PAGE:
And that’s why you and I must demand they disregard the FDA’s latest disinformation campaign against kratom.

Please take a few moments and sign the petition to demand the President and Ms. Conway help protect the freedom of consumers to make their own choices about their health and well-being and to stop the criminalization of kratom.

There are organizations across the United States and within the Federal Government working day and night to criminalize kratom.

They don’t care about the truth, the science, or the disastrous impacts banning kratom would have on millions of Americans.

We MUST come together as a kratom community RIGHT NOW to say with one unified voice – STOP THE ATTACK ON KRATOM!

Below is the text of the petition being sent to President Trump and Ms. Conway:

———————————————————————————————————

PETITION TO PRESIDENT TRUMP AND KELLYANNE CONWAY

We the undersigned ask for your immediate action to protect the freedom of consumers to make their own health care decisions, and stop the Food and Drug Administration (FDA) from their broad regulatory overreach and the criminalization of millions of Americans who use kratom.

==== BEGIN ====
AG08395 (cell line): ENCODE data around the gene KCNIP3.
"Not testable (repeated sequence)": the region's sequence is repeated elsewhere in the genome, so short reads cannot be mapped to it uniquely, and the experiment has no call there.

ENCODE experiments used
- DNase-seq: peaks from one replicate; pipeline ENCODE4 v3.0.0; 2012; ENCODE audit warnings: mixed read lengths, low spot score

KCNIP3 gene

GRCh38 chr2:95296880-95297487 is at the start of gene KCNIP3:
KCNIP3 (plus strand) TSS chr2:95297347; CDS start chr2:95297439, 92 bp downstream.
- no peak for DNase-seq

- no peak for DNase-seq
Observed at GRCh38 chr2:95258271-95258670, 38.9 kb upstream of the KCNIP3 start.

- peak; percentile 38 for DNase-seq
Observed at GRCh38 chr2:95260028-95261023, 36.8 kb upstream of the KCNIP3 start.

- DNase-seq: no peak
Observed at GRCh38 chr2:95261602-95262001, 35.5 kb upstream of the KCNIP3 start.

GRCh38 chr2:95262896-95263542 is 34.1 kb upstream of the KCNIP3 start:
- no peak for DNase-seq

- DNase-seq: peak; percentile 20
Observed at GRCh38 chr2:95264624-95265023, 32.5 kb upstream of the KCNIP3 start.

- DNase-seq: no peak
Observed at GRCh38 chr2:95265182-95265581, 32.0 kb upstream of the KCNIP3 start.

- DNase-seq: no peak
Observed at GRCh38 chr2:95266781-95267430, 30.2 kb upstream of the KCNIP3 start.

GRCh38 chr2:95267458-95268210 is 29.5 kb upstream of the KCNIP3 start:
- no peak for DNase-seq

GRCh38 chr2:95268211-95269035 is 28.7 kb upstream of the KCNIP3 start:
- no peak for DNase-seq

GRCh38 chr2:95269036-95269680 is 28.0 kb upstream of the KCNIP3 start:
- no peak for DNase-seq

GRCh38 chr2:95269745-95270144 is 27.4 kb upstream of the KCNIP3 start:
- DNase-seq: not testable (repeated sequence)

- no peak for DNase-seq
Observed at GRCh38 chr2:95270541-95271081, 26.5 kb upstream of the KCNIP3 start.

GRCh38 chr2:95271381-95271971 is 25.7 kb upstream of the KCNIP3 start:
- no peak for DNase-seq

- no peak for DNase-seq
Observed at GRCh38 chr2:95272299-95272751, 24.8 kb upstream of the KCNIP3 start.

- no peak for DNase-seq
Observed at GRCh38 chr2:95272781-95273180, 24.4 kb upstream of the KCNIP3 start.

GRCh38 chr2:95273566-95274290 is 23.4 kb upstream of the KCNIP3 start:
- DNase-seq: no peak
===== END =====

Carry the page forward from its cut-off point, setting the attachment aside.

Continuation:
Kratom is a safe herbal supplement that is used by Americans to manage their health and well-being. Many have found kratom to be an effective alternative pain management therapy to dangerously addictive and deadly opioids. Leading scientists have concluded that banning kratom will create an unsafe kratom black market, and force kratom users who manage acute or chronic pain to deadly opioids and will lead to increased opioid deaths in America.

Mr. President, we ask that you direct the FDA and the National Institute of Drug Abuse (NIDA) to research how kratom can best be used as both an alternative pain management therapy, and as a potential step-down from opioid addiction; and direct the Drug Enforcement Administration (DEA) to return the proposed scheduling recommendation for kratom to the FDA and NIDA for those additional studies — and leave those Americans who use kratom for their personal health and well-being alone!

————————————————————————————————————————

CLICK HERE TO SIGN THE PETITION TO PRESIDENT TRUMP AND MS. CONWAY – LET’S SEND A CLEAR MESSAGE THAT KRATOM SHOULD BE PROTECTED!

Once you sign this petition, please forward this email to friends, family and even neighbors. Even if they are not a kratom consumer, please try to get their help in supporting this petition.

It is only because of your continued support that we are able to keep fighting to protect kratom. Thank you for your immediate action today.

Dave Herman

American Kratom Association

#IAMKRATOM

#teamAKA

Maine becomes first state to protect marijuana use outside of work

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Author